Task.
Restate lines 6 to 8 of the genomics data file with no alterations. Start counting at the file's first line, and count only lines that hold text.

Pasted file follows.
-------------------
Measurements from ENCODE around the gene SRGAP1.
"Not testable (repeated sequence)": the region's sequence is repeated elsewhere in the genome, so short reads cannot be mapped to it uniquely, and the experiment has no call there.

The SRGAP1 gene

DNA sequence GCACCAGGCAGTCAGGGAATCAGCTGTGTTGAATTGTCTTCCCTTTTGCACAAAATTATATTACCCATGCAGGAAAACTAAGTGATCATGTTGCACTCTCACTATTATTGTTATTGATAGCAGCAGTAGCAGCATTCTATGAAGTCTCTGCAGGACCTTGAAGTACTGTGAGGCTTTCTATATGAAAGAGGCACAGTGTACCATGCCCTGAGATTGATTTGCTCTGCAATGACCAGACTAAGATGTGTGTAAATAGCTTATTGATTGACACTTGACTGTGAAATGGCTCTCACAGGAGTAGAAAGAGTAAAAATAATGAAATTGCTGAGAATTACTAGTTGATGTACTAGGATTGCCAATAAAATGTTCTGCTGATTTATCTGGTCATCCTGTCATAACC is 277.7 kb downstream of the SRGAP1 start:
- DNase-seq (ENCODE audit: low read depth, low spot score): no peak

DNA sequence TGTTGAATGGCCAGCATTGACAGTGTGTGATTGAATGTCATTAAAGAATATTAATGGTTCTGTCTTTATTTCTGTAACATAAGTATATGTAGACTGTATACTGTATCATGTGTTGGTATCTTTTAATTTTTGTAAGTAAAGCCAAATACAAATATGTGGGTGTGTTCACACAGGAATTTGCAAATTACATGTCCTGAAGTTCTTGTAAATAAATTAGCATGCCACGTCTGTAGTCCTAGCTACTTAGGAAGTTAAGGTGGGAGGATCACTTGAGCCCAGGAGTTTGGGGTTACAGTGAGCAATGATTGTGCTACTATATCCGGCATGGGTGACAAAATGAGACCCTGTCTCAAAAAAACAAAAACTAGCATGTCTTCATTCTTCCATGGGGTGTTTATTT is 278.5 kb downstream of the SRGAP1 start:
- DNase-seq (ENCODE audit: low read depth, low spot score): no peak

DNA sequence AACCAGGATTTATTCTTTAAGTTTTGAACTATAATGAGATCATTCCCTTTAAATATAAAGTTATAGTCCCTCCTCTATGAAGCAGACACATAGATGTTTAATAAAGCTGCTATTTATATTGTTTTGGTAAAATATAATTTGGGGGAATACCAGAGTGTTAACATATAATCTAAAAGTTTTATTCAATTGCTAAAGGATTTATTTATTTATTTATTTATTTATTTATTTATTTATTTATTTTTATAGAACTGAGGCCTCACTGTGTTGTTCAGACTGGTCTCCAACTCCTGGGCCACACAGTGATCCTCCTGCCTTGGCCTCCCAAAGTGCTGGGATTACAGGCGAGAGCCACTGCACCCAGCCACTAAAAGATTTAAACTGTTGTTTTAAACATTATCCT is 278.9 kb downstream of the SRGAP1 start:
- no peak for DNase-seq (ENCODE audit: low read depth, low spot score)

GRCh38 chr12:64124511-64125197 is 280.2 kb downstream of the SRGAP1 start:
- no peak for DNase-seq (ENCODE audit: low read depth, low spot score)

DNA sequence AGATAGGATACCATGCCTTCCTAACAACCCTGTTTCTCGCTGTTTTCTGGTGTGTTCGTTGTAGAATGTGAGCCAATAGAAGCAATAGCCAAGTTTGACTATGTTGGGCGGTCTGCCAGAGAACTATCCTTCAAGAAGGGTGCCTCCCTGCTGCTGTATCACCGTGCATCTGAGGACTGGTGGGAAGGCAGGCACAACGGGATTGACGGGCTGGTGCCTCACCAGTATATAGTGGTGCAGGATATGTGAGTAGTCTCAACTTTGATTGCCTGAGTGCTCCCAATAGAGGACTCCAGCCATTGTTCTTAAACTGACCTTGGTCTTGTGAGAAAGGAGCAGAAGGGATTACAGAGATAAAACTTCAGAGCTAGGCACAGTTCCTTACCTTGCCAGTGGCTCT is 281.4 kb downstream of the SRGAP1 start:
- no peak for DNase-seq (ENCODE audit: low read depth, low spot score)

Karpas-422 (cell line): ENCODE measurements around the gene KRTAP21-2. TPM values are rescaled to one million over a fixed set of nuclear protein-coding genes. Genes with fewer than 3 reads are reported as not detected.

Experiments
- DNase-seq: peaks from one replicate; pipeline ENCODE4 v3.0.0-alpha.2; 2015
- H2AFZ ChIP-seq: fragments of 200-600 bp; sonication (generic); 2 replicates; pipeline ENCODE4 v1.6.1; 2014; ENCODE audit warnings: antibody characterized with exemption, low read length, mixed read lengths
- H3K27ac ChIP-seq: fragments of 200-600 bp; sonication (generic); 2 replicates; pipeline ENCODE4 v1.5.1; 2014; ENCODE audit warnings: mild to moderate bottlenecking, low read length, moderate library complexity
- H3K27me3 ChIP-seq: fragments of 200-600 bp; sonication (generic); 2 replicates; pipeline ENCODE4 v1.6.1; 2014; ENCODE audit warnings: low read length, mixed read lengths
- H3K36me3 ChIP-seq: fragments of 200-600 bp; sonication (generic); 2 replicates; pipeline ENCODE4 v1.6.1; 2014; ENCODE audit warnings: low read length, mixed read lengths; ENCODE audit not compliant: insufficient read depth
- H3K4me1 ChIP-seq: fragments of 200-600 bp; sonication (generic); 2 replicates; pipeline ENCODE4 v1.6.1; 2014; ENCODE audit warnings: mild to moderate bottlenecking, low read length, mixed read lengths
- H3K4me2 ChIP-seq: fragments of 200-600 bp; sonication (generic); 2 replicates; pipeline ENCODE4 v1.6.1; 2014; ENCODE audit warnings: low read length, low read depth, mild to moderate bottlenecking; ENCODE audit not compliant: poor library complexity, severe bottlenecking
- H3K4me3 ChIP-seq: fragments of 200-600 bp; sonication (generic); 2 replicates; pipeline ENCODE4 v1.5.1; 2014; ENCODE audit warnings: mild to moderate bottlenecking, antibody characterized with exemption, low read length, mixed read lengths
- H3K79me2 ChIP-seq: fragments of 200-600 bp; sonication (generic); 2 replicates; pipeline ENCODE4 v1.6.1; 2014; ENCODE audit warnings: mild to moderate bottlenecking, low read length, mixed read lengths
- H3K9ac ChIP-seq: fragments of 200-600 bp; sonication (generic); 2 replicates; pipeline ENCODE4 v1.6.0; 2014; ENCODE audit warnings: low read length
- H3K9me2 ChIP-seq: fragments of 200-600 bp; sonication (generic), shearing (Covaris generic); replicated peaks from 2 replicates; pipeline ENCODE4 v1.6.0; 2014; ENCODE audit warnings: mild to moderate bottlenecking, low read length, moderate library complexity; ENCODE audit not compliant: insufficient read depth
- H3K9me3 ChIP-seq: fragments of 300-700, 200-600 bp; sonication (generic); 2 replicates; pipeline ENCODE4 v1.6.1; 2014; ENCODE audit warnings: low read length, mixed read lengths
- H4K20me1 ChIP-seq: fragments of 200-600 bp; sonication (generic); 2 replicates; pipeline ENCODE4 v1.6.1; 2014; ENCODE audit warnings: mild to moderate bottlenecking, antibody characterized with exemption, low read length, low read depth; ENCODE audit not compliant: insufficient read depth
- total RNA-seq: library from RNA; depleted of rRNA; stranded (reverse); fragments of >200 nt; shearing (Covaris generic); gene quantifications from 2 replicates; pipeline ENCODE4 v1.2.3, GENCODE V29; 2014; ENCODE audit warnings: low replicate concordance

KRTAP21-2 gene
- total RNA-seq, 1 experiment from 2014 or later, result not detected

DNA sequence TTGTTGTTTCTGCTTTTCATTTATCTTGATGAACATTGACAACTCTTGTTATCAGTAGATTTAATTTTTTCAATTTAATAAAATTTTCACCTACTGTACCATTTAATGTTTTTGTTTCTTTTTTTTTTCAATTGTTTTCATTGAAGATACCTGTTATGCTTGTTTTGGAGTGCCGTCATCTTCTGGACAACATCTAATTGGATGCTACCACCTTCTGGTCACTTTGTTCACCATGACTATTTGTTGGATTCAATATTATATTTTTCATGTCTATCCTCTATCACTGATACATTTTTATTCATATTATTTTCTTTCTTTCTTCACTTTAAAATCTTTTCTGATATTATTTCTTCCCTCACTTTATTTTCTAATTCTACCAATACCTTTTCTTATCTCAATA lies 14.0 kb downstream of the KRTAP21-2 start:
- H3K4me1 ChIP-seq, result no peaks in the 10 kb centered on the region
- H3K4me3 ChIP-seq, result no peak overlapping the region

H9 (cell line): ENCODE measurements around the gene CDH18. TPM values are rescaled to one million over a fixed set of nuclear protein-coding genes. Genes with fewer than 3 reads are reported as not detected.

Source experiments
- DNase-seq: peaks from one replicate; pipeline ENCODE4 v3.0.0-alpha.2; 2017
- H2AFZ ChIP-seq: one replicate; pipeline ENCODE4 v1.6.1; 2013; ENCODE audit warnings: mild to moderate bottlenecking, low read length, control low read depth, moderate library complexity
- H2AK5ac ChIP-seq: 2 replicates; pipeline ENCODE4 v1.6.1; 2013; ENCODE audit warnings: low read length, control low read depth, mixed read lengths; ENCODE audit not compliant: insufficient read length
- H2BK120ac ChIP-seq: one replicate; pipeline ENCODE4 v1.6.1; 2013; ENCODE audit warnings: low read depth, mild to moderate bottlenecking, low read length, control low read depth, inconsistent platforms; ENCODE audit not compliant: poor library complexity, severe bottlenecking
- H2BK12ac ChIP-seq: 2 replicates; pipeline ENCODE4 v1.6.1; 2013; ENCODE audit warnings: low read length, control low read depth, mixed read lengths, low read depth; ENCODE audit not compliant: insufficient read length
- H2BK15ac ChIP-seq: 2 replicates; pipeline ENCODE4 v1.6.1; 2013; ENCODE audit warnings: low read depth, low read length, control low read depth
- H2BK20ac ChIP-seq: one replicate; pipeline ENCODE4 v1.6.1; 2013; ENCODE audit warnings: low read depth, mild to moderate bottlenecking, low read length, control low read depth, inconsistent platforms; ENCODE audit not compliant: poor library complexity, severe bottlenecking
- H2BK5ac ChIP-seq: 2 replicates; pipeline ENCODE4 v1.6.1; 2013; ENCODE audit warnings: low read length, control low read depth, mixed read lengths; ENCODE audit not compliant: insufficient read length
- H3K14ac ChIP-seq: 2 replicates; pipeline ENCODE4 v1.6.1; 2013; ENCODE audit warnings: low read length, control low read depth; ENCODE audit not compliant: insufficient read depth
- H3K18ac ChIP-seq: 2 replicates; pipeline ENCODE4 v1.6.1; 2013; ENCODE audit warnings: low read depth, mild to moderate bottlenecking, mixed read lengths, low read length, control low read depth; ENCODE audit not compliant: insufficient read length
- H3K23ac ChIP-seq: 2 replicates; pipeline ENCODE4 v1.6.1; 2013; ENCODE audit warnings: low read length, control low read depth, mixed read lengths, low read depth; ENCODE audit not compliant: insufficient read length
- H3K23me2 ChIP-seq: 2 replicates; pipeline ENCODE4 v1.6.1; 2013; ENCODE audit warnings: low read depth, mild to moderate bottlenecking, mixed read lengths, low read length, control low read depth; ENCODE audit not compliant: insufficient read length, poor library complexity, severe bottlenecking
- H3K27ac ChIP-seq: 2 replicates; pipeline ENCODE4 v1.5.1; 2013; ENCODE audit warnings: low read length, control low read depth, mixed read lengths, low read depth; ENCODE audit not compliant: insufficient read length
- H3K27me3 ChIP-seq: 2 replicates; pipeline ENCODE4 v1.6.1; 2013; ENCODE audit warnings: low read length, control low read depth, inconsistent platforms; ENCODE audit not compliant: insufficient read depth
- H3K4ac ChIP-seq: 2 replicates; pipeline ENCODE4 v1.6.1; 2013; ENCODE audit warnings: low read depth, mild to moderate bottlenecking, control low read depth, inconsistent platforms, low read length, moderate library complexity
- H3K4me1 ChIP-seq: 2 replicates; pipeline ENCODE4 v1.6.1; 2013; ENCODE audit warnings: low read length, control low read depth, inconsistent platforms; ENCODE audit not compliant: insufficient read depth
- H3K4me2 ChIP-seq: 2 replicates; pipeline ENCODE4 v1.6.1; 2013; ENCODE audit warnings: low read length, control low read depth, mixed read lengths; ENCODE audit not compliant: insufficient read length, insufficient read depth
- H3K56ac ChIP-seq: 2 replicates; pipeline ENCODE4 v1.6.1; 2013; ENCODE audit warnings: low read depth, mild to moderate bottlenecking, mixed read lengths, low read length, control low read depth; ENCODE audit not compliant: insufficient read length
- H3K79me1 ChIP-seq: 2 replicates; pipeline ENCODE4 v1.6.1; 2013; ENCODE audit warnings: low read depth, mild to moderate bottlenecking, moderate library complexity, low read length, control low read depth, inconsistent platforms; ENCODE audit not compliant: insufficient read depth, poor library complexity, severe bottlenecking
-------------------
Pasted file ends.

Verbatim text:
DNA sequence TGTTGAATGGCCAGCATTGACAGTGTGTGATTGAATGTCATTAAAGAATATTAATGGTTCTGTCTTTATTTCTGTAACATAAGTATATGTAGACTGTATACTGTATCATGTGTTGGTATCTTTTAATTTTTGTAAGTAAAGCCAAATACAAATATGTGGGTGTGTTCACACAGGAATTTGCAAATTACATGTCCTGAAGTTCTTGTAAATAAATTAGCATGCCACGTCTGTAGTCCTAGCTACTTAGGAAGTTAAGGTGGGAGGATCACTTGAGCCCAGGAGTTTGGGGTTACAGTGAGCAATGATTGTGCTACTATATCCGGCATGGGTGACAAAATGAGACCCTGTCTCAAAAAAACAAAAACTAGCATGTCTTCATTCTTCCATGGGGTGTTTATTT is 278.5 kb downstream of the SRGAP1 start:
- DNase-seq (ENCODE audit: low read depth, low spot score): no peak

DNA sequence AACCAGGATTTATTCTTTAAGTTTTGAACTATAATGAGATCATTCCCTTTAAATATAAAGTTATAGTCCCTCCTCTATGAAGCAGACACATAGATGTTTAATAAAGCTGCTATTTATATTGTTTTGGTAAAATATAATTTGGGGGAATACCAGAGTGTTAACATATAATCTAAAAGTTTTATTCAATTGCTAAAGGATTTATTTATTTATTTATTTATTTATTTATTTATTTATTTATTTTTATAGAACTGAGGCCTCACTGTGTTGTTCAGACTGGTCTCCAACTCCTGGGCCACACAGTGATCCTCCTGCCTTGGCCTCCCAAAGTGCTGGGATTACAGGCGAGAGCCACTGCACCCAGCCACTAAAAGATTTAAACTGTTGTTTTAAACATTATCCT is 278.9 kb downstream of the SRGAP1 start: